6 All-Natural Ways To Fight Off Garden Pests This Year

When the weather warms up, you’ll find me in my garden. You’ll often spot my wife and our
beloved Labrador, Benson, there as well. What you won’t see are garden pests. Here are six ways you can fend off unwanted backyard guests this year, too, without subjecting your yard to toxic chemicals.

Use Milk on Mildew

Yes, you read that right. You can use the milk you have in your fridge right now to eliminate powdery mildew in your garden. Fill a spray bottle with a mixture that’s roughly one-third milk and two-thirds water, then spray it on your affected greenery. When the sun hits the milk spray, it’ll zap the mildew.

Use Bacillus Thuringiensis Spray for Caterpillar Infestations

BT is a naturally occurring bacteria found in soil that contains protein crystals that are toxic to a variety of pests, but harmless to birds, fish, and mammals due to their acidic guts.
Different types of BT contain different protein crystals. When you’re ready to bid farewell to ravenous backyard caterpillars, look for commercial sprays that contain bacillus thuringiensis var kurstaki, or BT-K for short.

Use Beer for Slugs and Snails

I know, I know. Why waste perfectly good beer? Don’t. Use cheap bear instead, and place a bowl or two of it near the plants you want to protect. The brew acts as a trap for thirsty slugs and snails.

Use Neem Oil Spray for Mites and Aphids

Neem oil is made from the seeds and leaves of Indian neem trees. Practitioners of natural medicine have been using it for centuries. You can use it to keep mites, aphids and other shell-free bugs out of your garden thanks to its unpleasant taste and pungent odor. It’s non-toxic to animals and humans, and a single application should keep insects at bay for up to three weeks.

Use Diatomaceous Earth for Just About Everything

Diatomaceous earth is a real workhorse in the garden. It’s a chalky, all-natural substance that’s made up of crushed plankton shells. Think broken glass, except incredibly small.
My chief use for it in our backyard is to keep slugs and other pests away from my hostas. You can sprinkle a circle of it around affected plants, or you can dust the plants directly.
When pests come into contact with all those rough edges, the cuts left behind dehydrate them enough that they don’t want to proceed any further. It’s not only useful against hosta-hungry slugs but also an array of other pests, including black flies, snails, ants, ticks and aphids. A liberal application of diatomaceous earth can even discourage larger vermin such as mice, rats, moles and rabbits from dining on your plants.


As versatile as diatomaceous earth is, however, don’t apply it to your flowers. Because it’s a non-selective natural pesticide, it doesn’t know the difference between good bugs and bad. Stick to plants, and give your garden helpers such as bees, butterflies and ladybugs a chance to thrive.

Use Epsom Salt for Beetles and Slugs

Like diatomaceous earth, you can sprinkle Epsom salt around the base of your plants to prevent pest attacks, or you can apply it directly to your greenery using a spray. Add one cup of salt to five gallons of water and let it dissolve, then spray it on. Whether you decide to sprinkle, spray or both, applying salt once a week can deter slugs and beetles from wreaking havoc on your garden. What’s more, throwing a little salt on the soil will add magnesium to it, thereby elevating your plants’ power to absorb nutrients.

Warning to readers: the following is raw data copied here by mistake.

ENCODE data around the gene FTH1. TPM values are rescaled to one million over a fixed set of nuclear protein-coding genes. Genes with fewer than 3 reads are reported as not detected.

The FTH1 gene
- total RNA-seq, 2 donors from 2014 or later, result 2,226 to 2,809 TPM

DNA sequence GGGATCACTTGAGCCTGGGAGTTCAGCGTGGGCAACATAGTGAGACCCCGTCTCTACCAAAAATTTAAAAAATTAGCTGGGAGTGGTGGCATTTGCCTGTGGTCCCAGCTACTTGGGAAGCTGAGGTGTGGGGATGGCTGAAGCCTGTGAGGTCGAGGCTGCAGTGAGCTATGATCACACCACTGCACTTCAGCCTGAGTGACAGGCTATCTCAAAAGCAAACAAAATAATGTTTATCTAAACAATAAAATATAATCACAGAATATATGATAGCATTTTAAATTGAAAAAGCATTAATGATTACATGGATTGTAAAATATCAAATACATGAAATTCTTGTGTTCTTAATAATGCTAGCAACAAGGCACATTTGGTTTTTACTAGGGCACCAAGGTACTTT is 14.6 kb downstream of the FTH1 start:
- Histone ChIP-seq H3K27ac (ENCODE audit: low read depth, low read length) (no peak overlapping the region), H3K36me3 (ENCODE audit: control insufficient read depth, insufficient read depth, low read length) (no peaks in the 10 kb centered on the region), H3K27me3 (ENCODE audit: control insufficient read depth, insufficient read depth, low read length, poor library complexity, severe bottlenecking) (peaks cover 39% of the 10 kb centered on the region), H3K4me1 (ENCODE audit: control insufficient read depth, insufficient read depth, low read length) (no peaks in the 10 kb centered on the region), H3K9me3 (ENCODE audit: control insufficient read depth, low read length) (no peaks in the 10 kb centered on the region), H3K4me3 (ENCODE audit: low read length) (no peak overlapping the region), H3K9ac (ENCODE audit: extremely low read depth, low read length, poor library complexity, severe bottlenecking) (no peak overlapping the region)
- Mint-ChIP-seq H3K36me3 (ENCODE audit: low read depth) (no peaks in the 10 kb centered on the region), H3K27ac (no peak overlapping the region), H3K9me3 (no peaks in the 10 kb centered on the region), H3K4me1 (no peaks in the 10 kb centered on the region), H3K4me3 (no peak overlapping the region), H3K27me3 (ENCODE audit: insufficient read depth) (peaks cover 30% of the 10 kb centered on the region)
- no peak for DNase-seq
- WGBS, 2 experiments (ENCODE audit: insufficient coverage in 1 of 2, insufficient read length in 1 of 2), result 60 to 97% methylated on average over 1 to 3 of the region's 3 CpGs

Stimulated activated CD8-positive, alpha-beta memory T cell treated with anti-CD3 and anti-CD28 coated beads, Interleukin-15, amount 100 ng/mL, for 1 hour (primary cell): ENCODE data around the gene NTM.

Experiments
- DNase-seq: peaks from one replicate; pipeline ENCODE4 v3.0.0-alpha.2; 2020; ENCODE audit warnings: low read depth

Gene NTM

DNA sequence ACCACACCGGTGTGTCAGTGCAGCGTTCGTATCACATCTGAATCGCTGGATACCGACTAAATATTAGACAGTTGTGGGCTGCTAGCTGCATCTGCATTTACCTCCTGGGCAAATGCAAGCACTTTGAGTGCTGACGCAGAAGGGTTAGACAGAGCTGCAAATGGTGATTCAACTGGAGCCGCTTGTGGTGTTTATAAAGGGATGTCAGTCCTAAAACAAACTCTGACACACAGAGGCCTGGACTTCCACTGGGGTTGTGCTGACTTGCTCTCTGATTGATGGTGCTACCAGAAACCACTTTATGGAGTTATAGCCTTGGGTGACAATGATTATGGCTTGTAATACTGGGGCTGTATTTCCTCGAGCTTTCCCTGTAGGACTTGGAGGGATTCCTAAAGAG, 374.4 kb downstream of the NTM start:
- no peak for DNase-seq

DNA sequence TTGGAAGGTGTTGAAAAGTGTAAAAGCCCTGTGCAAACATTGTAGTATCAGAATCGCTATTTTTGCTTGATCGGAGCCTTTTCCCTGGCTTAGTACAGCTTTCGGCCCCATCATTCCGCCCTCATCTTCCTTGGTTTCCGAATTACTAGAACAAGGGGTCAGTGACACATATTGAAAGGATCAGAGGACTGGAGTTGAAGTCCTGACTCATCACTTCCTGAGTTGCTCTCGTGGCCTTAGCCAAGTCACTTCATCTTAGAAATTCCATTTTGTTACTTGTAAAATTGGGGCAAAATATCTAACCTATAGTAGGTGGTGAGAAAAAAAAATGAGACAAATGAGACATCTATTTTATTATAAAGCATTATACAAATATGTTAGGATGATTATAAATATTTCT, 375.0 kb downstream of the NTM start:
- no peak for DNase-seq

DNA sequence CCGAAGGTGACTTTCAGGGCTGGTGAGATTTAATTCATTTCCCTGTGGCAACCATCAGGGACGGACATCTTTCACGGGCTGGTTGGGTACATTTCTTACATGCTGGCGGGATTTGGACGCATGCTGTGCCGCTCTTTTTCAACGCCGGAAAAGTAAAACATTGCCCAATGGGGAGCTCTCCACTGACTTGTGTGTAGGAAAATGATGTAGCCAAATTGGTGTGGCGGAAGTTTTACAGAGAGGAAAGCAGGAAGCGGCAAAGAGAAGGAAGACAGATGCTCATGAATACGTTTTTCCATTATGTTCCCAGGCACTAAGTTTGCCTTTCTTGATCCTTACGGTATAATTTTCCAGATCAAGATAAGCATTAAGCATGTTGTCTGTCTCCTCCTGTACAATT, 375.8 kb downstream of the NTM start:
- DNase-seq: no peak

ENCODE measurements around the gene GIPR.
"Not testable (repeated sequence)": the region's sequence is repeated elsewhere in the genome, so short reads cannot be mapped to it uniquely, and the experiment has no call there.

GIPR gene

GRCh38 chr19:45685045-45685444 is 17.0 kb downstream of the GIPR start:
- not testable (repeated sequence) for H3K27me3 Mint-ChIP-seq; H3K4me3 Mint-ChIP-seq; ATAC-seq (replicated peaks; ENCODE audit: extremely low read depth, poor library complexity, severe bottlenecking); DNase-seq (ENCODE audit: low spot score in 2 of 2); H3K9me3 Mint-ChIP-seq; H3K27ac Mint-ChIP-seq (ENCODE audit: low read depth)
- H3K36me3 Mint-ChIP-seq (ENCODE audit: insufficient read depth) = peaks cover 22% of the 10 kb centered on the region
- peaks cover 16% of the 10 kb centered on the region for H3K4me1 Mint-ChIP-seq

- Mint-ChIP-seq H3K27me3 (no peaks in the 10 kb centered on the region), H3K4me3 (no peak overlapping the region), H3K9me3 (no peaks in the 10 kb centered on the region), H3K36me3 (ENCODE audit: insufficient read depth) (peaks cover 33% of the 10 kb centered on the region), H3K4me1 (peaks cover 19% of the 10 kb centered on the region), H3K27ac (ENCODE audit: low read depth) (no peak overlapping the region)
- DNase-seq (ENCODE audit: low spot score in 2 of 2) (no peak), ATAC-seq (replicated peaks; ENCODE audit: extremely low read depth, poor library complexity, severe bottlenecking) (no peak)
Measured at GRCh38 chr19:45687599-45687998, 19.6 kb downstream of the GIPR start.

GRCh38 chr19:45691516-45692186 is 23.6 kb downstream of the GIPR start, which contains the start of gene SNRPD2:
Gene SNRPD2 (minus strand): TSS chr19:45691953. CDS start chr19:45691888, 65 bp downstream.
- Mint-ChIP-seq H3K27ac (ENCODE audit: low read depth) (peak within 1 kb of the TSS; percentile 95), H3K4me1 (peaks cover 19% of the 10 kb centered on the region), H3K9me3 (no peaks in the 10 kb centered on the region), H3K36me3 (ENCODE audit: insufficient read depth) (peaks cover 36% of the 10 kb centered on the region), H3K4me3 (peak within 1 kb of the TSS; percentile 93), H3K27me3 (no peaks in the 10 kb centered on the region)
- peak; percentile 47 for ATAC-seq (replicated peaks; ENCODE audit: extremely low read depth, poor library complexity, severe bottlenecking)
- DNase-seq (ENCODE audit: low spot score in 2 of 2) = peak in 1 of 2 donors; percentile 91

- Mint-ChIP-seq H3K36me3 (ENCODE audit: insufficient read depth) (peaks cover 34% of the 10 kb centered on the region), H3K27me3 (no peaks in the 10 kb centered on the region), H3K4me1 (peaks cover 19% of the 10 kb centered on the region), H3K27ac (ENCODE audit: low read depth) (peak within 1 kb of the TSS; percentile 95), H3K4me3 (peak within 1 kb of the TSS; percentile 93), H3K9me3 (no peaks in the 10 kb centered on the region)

When it comes to protecting your garden, you don’t have to choose between a pest-free paradise and toxic chemicals. With a little ingenuity, and perhaps an assist from your pantry, you can keep bugs out of your backyard all season long.

Click Here to Leave a Comment Below
Helen - August 2, 2020 Reply

How about peppermint oil in water for spiders inside the house.>

Maryse - August 8, 2020 Reply

Do you need to use pure need oil or have to dilute it?

Angie - August 13, 2020 Reply

Does anyone have any suggestions on how to keep chipmunks out of the garden? I haven’t gotten a tomato yet! Every morning they are munched on

Mick Hester. - August 14, 2020 Reply

This day’s info was a great help. Thank you so much.

Glenn Ryman - August 17, 2020 Reply

Thanks will be very helpful

Cheryl Erb - August 21, 2020 Reply

This is tremendously interesting and informative.
Keep up the great work.

cordially

Isabel Mulvihill - August 24, 2020 Reply

Hi . I am having a problem with voles and moles and wonder if anyone has a natural remedy of getting rid of them from my garden. They have tunnels in a section of my yard . I have a cat who does hunt them but I think there are too many of them.I don’t want to poison my cat by putting poison down.

Annette Meyer - September 3, 2020 Reply

I would really like to know how to eradicate white from my garden.

Annette Meyer - September 4, 2020 Reply

How do I get rid of whitefly?

Toots - September 9, 2020 Reply

I love diatomosus Earth. I use it throughout the garden I have an issue with ants in Arizona. Some ants don’t come back for a while after using it opposed to use in a pesticide

Sharon - September 10, 2020 Reply

Are any of the aphid treatments harmful to monarch caterpillars?

Carol Mcclinton - September 11, 2020 Reply

Any nontoxic way to stop hordes of grasshoppers from devouring the garden?

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